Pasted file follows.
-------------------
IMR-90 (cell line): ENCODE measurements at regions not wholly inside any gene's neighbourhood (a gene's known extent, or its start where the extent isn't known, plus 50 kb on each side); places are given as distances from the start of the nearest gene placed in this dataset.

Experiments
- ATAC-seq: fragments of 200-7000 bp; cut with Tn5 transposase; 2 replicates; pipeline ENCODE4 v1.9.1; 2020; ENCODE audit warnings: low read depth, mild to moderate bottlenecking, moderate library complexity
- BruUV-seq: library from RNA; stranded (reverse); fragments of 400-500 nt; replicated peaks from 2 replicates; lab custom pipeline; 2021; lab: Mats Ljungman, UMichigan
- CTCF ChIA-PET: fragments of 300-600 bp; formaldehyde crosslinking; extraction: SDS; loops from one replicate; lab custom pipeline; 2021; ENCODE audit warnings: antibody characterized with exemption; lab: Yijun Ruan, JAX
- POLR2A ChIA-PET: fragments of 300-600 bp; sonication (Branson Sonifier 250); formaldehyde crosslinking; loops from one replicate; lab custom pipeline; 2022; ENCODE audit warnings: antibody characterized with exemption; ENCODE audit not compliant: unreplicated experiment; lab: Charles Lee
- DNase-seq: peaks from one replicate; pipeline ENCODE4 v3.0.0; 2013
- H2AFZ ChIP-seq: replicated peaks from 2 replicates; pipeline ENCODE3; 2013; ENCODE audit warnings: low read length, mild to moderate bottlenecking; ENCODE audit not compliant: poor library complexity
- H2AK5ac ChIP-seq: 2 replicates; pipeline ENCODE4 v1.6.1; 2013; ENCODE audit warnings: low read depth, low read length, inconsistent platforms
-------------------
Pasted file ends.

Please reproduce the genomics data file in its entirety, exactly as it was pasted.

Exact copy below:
IMR-90 (cell line): ENCODE measurements at regions not wholly inside any gene's neighbourhood (a gene's known extent, or its start where the extent isn't known, plus 50 kb on each side); places are given as distances from the start of the nearest gene placed in this dataset.

Experiments
- ATAC-seq: fragments of 200-7000 bp; cut with Tn5 transposase; 2 replicates; pipeline ENCODE4 v1.9.1; 2020; ENCODE audit warnings: low read depth, mild to moderate bottlenecking, moderate library complexity
- BruUV-seq: library from RNA; stranded (reverse); fragments of 400-500 nt; replicated peaks from 2 replicates; lab custom pipeline; 2021; lab: Mats Ljungman, UMichigan
- CTCF ChIA-PET: fragments of 300-600 bp; formaldehyde crosslinking; extraction: SDS; loops from one replicate; lab custom pipeline; 2021; ENCODE audit warnings: antibody characterized with exemption; lab: Yijun Ruan, JAX
- POLR2A ChIA-PET: fragments of 300-600 bp; sonication (Branson Sonifier 250); formaldehyde crosslinking; loops from one replicate; lab custom pipeline; 2022; ENCODE audit warnings: antibody characterized with exemption; ENCODE audit not compliant: unreplicated experiment; lab: Charles Lee
- DNase-seq: peaks from one replicate; pipeline ENCODE4 v3.0.0; 2013
- H2AFZ ChIP-seq: replicated peaks from 2 replicates; pipeline ENCODE3; 2013; ENCODE audit warnings: low read length, mild to moderate bottlenecking; ENCODE audit not compliant: poor library complexity
- H2AK5ac ChIP-seq: 2 replicates; pipeline ENCODE4 v1.6.1; 2013; ENCODE audit warnings: low read depth, low read length, inconsistent platforms